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A WGVU initiative in partnership with the W.K. Kellogg Foundation using on-air programs and community events to explore issues of inclusion and equity.

Black history walking tour in GR highlights historical landmarks

Grand Rapids Walking Tours

Caroline Cook and I met on a cold winter afternoon near the blue bridge in downtown Grand Rapids. She was taking me on the short version of a local African American History tour.

“We're crossing the Pearl Street Bridge right now and we're going toward the statue of Lucius Lyon.” 

Cook says Lyon was one of the first white people to settle in the area and he is responsible for hiring the first African American to settle here. His name was John Scott. 

“He is believed to be one of the first black men to arrive in Grand Rapids. So it is said that in 1834 Mr. Scott walked approximately 160 miles from Detroit to Grand Rapids, and that was with a group of laborers. He was coming here with a purpose to help build the canals that eventually lined both sides of the river.”

Nearing one of our final stops in our tour we stop inside the Grand Rapids Public Museum to look at two pieces painted by Paul Collins. 

“Mr. Collins is a lifelong Grand Rapidian who still lives and works and creates art here in Grand Rapids. He was the first African-American to paint a sitting president. And guess who that was? That would be Gerald Ford.”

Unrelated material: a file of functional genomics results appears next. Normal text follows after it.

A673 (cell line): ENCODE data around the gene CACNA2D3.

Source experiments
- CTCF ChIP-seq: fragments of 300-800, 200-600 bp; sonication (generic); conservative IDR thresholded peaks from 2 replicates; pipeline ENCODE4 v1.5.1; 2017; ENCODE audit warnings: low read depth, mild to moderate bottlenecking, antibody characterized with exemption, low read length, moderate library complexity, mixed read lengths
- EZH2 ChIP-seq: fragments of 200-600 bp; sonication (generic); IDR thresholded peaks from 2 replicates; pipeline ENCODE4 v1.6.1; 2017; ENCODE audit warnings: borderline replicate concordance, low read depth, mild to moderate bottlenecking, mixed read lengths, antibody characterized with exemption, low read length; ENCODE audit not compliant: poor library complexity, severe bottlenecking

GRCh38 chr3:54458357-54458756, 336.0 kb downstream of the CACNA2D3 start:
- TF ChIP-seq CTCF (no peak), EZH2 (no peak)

The tour highlighting local African American history was first developed by local Grand Rapidian LaTarro Traylor. 

“So it’s a lot of stuff that we don’t even know about and I think it’ll help with articulation a black identity in this city because its still kind of vague as far as what is black culture in Grand Rapids, and so I think that too it will help give us some history on the role that black people played and what’s possible for us now today.”

To sign up for the Black History Month tour this Saturday visit Grand Rapids Running Tours website. 

Michelle Jokisch Polo, WGVU News. 

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